And Jesus came and said to them, “All authority in heaven and on earth has been given to me. Go therefore and make disciples of all nations, baptizing them in the name of the Father and of the Son and of the Holy Spirit, teaching them to observe all that I have commanded you. And behold, I am with you always, to the end of the age.”
Matthew 28:18-20 ESV
The life of Jesus is the most astonishing act in all of human history.
Because of our continuous sinning against God, we deserved nothing from Him except His wrath. As the Creator of everything, He demanded absolute perfection from us and even the smallest of sins bear eternal consequences because He is an eternal God. We were trapped in a well of sin with no hope of escape.
Two of the most beautiful words in the entire Bible are: but God. They appear whenever God intervenes on our behalf, which means they appear often. Sin and its consequences are bad news, but God intervenes, bringing good news.
The good news is that God came into the world as a man, Jesus Christ. Being fully human and full divine, Jesus lived the perfect sinless life that we were commanded to live. He then died a horrific death for us, even though He did not earn death. Jesus lived His life and died His death in substitution for us. But the good news doesn’t stop there. Jesus did not merely die for us; He also rose again to life, defeating death permanently.
It is from this position of death-conquering that we receive the Great Commission.
Before ascending to sit at God the Father’s right hand, Jesus gathered His disciples to Him for one final in-person teaching. He gave them a declaration of His authority and their final mission until He returns.
Notice that Jesus’ prefaces His commands with a declaration of His authority. Just as God gave Adam the First Commission as Creator, Jesus commissions His disciples as Lord of all, as the Re-Creator. We must, therefore, keep this authority in mind as we move forward to the commands.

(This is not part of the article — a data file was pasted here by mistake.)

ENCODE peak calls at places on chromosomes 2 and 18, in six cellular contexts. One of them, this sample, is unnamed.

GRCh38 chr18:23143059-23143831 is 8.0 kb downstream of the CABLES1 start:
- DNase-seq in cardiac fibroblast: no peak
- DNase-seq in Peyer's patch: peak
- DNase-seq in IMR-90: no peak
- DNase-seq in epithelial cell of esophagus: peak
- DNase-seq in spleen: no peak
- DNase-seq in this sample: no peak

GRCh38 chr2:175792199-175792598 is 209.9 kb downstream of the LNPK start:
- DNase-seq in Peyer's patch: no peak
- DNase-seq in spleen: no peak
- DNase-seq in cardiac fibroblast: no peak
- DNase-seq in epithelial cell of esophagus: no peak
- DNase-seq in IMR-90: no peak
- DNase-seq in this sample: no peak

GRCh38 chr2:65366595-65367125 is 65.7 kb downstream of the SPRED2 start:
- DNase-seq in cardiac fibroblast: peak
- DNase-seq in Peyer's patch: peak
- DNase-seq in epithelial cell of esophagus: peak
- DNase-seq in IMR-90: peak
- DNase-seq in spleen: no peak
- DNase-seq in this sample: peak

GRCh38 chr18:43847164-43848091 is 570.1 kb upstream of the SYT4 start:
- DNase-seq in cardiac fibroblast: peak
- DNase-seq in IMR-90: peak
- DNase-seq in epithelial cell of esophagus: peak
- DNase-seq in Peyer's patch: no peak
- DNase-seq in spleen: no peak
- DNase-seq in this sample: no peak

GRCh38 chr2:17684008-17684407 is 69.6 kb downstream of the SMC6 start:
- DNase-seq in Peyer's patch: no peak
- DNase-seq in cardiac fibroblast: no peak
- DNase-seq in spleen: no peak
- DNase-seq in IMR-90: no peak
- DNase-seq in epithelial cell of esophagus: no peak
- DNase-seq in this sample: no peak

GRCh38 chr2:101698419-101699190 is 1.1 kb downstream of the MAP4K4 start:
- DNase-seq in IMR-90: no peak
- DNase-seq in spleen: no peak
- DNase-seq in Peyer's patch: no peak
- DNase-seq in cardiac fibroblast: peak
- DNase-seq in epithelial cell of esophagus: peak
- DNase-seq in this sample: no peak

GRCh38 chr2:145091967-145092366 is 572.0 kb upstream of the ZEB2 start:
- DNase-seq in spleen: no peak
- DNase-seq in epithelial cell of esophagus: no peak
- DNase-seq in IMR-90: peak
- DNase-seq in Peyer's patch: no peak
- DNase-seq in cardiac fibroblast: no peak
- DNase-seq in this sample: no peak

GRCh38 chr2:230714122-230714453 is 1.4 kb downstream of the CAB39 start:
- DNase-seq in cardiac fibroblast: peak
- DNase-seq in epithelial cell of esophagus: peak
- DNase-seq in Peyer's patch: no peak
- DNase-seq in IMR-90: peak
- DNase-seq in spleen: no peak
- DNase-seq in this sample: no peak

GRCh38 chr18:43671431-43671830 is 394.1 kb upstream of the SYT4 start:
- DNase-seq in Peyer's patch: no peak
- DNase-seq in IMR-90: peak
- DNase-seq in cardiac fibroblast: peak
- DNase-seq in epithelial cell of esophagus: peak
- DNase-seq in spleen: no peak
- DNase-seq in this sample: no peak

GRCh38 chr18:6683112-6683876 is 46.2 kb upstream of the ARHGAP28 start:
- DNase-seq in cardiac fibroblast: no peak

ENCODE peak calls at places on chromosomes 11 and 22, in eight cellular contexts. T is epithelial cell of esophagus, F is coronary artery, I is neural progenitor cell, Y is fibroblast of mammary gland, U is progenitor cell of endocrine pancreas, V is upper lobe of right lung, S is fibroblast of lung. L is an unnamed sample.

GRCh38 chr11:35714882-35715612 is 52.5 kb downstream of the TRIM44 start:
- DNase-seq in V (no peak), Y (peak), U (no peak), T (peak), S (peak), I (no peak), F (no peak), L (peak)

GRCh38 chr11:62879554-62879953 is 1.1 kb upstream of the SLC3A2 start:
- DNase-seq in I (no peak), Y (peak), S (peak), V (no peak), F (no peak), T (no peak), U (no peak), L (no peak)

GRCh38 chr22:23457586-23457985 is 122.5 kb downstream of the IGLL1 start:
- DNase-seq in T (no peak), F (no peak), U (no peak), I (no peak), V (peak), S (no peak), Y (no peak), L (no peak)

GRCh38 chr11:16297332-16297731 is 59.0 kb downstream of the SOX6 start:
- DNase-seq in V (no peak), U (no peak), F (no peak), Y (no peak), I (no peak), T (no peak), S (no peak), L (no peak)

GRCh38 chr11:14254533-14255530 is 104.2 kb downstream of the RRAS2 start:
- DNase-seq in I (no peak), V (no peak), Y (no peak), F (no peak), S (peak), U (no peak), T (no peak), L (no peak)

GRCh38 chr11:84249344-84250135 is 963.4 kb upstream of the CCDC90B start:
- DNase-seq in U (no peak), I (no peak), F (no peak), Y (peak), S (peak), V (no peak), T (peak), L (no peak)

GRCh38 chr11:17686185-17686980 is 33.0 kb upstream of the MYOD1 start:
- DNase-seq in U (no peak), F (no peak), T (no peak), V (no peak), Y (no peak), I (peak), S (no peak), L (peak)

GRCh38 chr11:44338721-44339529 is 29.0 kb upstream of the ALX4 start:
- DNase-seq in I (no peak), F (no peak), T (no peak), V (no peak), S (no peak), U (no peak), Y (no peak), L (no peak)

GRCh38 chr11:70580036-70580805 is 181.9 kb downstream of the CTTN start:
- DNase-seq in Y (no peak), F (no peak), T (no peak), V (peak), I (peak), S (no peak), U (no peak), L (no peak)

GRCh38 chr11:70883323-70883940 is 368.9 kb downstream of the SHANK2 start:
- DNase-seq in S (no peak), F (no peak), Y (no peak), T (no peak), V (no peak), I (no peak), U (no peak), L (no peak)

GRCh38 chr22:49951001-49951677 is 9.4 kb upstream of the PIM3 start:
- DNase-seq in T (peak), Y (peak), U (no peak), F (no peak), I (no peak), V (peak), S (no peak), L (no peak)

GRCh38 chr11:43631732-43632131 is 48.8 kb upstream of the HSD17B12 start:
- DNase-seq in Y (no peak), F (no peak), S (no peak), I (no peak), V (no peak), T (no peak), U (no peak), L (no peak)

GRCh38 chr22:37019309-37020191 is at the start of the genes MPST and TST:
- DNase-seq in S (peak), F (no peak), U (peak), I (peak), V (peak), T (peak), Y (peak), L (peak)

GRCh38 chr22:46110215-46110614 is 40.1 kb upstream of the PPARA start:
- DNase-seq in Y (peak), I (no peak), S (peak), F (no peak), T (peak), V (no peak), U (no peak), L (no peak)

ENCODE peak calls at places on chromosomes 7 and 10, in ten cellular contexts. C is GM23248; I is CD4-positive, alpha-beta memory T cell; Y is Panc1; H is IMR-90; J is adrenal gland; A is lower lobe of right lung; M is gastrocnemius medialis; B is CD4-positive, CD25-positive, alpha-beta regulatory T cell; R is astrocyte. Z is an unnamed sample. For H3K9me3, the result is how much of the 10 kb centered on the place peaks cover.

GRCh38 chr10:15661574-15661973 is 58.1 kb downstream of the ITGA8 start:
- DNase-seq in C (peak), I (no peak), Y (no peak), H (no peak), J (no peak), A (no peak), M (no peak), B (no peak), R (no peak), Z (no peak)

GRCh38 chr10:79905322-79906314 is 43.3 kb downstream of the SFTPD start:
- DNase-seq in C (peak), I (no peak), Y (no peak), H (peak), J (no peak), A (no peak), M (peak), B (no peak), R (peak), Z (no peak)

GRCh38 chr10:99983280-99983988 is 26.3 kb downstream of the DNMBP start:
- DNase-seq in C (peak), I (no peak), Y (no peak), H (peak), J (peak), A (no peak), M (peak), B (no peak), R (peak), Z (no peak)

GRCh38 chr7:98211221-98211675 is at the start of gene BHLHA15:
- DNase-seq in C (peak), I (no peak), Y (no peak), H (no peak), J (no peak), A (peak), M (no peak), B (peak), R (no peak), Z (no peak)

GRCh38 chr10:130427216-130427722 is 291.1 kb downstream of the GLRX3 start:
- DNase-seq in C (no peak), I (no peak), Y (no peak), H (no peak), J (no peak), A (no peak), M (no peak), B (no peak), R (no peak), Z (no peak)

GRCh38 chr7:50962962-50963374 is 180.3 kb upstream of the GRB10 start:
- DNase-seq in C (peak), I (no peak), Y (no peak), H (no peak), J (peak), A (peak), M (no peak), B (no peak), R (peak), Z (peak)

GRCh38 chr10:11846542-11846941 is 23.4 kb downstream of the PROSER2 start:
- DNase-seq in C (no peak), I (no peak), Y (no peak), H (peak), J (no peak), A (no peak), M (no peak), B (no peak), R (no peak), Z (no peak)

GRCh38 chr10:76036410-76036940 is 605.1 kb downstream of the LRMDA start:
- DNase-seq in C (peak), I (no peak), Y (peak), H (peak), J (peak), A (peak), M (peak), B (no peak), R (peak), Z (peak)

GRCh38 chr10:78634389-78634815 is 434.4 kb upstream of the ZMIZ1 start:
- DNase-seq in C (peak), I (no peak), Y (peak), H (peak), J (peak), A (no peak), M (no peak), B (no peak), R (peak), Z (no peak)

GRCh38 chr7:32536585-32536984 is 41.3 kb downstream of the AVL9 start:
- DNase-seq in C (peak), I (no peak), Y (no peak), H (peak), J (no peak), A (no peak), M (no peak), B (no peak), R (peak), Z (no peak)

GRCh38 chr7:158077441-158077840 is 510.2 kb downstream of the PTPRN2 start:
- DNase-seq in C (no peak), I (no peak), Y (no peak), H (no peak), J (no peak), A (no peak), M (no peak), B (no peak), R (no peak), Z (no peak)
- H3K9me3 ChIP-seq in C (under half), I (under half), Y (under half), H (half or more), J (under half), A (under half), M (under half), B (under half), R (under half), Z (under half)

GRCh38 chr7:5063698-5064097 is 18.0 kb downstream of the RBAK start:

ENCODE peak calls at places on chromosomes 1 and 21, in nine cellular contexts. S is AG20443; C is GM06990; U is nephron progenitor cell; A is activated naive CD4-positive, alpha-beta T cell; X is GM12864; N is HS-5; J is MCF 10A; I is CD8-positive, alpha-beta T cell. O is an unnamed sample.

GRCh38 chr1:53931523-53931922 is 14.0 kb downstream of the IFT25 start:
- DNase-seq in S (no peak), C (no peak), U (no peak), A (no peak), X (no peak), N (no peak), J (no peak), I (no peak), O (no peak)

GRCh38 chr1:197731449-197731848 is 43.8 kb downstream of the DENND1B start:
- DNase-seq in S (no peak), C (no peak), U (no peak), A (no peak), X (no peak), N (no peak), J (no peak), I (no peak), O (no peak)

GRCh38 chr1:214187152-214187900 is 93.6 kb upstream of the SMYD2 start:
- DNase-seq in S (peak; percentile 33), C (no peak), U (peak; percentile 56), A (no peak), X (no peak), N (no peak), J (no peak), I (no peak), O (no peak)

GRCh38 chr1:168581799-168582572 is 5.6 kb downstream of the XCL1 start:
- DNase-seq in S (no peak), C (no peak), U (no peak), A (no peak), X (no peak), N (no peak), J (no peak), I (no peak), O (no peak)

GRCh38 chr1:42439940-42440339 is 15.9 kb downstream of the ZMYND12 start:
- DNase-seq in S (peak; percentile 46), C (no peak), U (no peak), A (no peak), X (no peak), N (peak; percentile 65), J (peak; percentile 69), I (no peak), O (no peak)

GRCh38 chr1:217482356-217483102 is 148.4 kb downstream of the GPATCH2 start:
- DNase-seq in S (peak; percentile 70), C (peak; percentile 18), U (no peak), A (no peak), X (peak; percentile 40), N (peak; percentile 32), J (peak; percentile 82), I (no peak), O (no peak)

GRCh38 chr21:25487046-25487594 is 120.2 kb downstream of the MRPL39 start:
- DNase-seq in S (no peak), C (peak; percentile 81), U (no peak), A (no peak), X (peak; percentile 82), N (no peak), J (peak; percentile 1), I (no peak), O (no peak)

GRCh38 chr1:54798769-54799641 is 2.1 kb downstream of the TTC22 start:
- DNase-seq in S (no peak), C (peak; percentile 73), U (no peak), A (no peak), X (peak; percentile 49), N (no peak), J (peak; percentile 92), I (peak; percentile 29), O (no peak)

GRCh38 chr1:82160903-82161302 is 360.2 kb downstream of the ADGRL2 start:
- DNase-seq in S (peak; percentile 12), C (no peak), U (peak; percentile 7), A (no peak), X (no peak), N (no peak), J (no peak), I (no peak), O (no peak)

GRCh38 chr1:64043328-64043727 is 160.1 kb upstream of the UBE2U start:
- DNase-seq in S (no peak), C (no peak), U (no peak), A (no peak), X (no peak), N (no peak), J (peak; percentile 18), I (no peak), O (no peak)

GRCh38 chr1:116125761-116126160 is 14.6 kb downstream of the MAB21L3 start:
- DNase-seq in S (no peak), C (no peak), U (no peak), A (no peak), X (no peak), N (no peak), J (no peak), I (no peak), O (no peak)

As with the First Commission, Jesus issues four commands, but they are summed into one. The heart of the First Commission was the order to multiply. Being fruitful was accomplished through multiplying, and filling and subduing the earth could only be fulfilled via multiplication. Likewise, making disciples is the heart of the Great Commission. We go to all nations, baptizing and teaching, in order to make disciples.
We are called to make disciples, and this call comes from our Lord.
Making disciples, therefore, is not optional.
We can only either obey or disobey the command.
But why does Jesus call us to make disciples?
Jesus did not command His disciples to multiply simply for the sake of creating more disciples. Jesus never played the numbers game. John 6 gives the account of Jesus feeding the 5000. After doing so, Christ had more than 5000 followers because everyone loves free food. But seeing that they were not actually interested in His words, He told them that real food is found by eating His flesh and drinking His blood. Almost everyone left because no one likes to get free food from a possible cannibal.
Jesus was never afraid to thin the crowd by separating the wheat from the chaff, the sheep from the goats. But still Christianity has become the most culture-shaping force on the planet, with Christians being found in every nation. How is this so?
We should note that disciples, being students, embody the characteristics of their teacher. It is a natural process to become like whomever you follow. This thought is captured in the word Christian, which essentially means “like Christ” or “little Christ”. As Christians, we desire to become like our Lord and Teacher, meaning the goal of creating a disciple is to create an image-bearer of Christ.
The First Commission and Great Commission, therefore, both have the same goal: the glorification and exaltation of God. Both accomplish this goal through multiplying and filling the earth with image-bearers.
Making disciples means creating more image-bearers of Christ. As disciples of Jesus, we should desire to make more disciples of Jesus. We should desire to make the good news that God saves known to the world, a truth which brings light into the darkness of the world. Jesus also called this the expansion of His kingdom against the kingdom of darkness.
As the Church (the collective followers of Christ), our aim and mission is to make disciples, which is the expansion of Christ’s kingdom, which is the exaltation and glorification of Jesus Christ.
Because local churches are composed of their members, each individual church congregation will change continuously with each member that goes and comes, but this mission does not and cannot.
The function of the individual Christian and the Church collective is to make disciples.
A Christians that does not make disciples is no Christian.
A church that does not make disciples is no church.